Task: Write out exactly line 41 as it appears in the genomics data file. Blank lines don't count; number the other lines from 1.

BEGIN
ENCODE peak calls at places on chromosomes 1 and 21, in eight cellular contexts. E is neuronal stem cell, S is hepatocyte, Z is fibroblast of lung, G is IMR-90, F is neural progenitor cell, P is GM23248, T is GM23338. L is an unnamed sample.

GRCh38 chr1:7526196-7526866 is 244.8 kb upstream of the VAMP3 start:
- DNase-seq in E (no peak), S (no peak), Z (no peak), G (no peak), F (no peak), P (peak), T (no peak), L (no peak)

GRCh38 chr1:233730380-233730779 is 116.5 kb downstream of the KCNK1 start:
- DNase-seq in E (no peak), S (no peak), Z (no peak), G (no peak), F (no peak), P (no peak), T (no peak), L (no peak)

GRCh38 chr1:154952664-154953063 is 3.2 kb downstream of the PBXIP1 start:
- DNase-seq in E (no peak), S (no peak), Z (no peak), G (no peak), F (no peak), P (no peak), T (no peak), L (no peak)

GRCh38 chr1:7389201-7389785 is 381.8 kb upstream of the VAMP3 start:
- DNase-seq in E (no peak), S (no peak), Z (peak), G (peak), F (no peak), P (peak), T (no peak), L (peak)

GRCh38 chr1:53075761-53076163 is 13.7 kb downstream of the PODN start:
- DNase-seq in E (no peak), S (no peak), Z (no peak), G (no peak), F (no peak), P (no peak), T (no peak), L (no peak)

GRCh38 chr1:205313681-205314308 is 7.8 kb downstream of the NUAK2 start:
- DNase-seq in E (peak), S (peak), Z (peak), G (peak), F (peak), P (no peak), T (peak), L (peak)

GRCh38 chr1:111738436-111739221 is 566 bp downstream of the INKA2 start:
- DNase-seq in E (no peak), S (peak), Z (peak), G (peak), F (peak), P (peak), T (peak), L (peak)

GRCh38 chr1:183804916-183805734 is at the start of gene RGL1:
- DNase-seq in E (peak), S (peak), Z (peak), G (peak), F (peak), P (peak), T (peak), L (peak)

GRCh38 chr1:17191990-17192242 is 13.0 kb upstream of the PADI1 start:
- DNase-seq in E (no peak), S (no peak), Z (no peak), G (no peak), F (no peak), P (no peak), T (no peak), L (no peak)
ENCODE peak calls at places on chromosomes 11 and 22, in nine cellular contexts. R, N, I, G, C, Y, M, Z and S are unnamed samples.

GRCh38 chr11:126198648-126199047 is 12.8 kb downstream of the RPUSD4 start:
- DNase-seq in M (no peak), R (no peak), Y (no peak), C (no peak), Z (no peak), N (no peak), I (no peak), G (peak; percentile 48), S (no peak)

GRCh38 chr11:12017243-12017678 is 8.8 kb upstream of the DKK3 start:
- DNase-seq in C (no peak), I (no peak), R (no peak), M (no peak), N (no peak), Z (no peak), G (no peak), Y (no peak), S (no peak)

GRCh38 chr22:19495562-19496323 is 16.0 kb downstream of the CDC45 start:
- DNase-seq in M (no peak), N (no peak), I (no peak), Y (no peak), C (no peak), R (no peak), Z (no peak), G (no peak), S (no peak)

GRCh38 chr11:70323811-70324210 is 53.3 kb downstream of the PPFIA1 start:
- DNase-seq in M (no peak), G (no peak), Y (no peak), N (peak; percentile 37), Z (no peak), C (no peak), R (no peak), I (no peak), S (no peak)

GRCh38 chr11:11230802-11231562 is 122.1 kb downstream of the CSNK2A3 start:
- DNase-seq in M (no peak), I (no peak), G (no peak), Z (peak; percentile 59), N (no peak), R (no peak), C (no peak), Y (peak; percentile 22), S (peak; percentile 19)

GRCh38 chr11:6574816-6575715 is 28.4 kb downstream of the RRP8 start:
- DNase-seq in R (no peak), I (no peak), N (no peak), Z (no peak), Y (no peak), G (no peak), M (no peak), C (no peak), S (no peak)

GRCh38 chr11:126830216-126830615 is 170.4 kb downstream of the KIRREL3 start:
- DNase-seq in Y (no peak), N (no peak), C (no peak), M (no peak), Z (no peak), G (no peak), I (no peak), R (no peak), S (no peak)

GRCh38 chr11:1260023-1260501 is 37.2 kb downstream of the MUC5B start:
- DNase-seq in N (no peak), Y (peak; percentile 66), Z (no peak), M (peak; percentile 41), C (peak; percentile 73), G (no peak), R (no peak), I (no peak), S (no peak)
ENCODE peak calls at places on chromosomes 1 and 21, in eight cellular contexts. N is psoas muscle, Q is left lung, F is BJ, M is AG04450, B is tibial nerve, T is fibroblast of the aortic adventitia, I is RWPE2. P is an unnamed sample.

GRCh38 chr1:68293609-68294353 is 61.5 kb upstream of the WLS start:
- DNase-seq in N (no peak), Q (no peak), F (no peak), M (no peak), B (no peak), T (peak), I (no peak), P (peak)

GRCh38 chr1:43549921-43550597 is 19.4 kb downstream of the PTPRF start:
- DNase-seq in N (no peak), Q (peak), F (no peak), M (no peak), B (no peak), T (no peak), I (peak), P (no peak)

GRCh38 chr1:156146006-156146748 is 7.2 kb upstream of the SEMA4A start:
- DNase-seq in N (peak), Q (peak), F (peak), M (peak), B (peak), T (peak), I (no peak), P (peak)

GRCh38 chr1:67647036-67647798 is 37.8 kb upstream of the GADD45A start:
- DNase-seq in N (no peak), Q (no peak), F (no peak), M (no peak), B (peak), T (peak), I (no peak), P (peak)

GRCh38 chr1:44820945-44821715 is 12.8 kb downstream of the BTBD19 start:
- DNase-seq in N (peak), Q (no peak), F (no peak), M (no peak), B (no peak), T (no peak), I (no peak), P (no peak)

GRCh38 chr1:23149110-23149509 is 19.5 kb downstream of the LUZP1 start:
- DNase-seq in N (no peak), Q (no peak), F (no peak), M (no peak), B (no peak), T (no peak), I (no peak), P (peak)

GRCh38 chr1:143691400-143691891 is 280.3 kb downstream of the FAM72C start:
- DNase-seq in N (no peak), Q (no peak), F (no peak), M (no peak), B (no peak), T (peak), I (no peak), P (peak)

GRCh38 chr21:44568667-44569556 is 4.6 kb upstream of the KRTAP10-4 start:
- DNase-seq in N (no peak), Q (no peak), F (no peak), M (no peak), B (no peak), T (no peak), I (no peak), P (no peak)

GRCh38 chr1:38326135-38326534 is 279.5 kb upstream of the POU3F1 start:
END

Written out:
- DNase-seq in N (no peak), Q (peak), F (no peak), M (no peak), B (no peak), T (no peak), I (peak), P (no peak)